Max-Planck-Institut für Informatik
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Structure - Function Relationships in Proteins

Naturally occurring proteins form stable but flexible tertiary structures. This flexibility is of most importance for protein function. For example, local and also large scale motions can be observed in response to binding to other proteins or other molecules. For many proteins, more than one experimentally determined structural model is currently available. These alternative structures provide us with different snapshots of the proteins in action, and allow us to better understand protein motions and protein function. So far these structures have not been compared and classified in a systematic way. We have developed a method (STRuster), to compare the alternative models available for each protein and to cluster them according to backbone structural similarity. Proteins in the same cluster should correspond to similar structural / functional states or to similar experimental conditions. The clustering provides an insight into how proteins function at the molecular level. The clustering is also useful to identify adequate structural templates for further structure prediction experiments and for experimental structure determination by molecular replacement methods. The method has been published [1], and applied to the structural models available in SCOP, a protein structure classification database. The results are available on the web.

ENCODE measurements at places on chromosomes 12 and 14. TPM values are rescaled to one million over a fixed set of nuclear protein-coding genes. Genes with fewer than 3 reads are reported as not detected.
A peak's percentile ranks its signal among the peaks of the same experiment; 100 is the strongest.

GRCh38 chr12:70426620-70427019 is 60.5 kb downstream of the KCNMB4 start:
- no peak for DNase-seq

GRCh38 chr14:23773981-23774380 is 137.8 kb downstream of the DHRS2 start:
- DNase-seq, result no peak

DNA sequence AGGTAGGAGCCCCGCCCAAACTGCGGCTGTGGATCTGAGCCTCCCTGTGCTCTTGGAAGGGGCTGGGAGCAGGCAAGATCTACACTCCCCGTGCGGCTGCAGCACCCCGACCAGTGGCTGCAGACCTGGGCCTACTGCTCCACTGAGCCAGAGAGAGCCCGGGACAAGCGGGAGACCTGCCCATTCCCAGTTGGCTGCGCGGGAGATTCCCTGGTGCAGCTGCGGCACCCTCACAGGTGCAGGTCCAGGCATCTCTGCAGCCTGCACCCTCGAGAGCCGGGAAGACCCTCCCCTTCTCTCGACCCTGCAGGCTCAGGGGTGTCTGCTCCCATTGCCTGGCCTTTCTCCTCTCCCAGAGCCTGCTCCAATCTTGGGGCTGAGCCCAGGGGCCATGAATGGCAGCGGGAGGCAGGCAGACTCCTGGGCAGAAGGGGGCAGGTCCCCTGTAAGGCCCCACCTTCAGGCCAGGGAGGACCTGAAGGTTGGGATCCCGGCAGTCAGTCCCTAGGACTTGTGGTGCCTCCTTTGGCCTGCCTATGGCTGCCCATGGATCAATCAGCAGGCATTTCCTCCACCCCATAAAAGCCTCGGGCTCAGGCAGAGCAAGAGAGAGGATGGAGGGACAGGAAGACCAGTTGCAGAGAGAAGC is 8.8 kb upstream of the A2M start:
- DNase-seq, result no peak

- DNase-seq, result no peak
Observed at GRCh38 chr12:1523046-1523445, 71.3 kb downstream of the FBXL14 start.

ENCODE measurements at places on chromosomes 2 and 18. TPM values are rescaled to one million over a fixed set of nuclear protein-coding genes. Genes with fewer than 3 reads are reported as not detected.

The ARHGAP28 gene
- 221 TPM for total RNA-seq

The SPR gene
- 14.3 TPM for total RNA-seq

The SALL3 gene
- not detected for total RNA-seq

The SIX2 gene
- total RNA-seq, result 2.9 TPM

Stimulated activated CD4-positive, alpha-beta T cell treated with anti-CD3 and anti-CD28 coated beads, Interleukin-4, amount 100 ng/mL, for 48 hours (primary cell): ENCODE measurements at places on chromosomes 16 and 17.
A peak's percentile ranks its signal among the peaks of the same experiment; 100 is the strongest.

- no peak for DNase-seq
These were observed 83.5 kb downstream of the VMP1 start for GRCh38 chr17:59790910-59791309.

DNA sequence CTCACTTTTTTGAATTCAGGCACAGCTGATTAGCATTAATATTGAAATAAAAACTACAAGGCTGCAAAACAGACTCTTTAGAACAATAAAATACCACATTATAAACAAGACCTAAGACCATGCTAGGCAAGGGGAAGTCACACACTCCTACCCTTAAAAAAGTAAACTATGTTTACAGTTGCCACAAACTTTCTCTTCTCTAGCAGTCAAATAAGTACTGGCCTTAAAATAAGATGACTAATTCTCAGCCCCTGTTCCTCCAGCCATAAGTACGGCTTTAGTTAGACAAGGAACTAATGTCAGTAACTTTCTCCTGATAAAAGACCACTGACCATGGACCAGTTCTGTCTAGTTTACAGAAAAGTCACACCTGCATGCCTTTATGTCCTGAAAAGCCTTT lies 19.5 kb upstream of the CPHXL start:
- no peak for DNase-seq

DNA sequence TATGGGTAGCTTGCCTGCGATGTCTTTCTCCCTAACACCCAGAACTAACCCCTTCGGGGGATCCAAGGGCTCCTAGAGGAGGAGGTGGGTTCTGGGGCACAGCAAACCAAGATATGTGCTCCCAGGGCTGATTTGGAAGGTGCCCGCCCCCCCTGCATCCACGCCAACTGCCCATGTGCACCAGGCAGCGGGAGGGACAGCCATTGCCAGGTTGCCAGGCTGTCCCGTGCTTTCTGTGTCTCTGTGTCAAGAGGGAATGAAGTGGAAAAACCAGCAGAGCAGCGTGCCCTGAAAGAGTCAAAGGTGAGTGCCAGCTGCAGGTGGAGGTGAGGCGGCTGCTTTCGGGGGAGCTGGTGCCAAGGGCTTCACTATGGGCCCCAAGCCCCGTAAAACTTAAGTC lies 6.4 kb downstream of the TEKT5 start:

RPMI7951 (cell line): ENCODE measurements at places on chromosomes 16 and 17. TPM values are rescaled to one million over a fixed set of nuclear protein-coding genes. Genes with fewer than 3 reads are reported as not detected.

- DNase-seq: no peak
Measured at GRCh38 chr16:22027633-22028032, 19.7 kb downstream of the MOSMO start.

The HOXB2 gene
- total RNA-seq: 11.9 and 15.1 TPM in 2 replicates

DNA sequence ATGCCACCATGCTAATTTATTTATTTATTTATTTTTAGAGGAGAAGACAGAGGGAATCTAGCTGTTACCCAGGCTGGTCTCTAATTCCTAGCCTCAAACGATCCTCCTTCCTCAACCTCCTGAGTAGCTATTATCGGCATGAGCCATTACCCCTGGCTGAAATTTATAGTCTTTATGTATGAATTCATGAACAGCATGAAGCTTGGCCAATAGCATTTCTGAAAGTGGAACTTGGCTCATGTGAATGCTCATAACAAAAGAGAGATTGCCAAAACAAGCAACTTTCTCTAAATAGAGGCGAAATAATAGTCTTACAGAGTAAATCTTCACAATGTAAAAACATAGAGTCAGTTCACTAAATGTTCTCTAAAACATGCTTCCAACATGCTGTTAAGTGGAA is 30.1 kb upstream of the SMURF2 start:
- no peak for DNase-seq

The method is based on the calculation of carbon alpha atom distance matrices. Two filters are applied in the calculation of the dissimilarity measure in order to identify both large and small (but significant) backbone conformational changes. The resulting dissimilarity value is used for hierarchical clustering and partitioning around medoids (PAM). The silhouette width value is a measure of cluster validity and is used to select the best number of clusters obtained with the PAM algorithm. Hierarchical clustering reflects the hierarchy of similarities between all pairs of models, while PAM groups the models into the "optimal" number of clusters.


Alternative structural models of human transferrin. Left, multiple structure comparison of the 20 models, the iron atom and the associated carbonate are shown in space-fill. Right, STRuster hierarchical classification. Two major clusters can be observed in the dendrogram (red and gray regions). Models shown in red in the structure comparison correspond to the apo form and match the red region in the dendrogram. Models in gray correspond to the iron-binding holo form and match the gray region in the dendrogram.

References

  1. Domingues FS, Rahnenfuhrer J., Lengauer T.
    Automated clustering of ensembles of alternative models in protein structure databases.
    Protein Eng Des Sel. 2004 Jun;17(6):537-43. Epub 2004 Aug 19. (Abstract)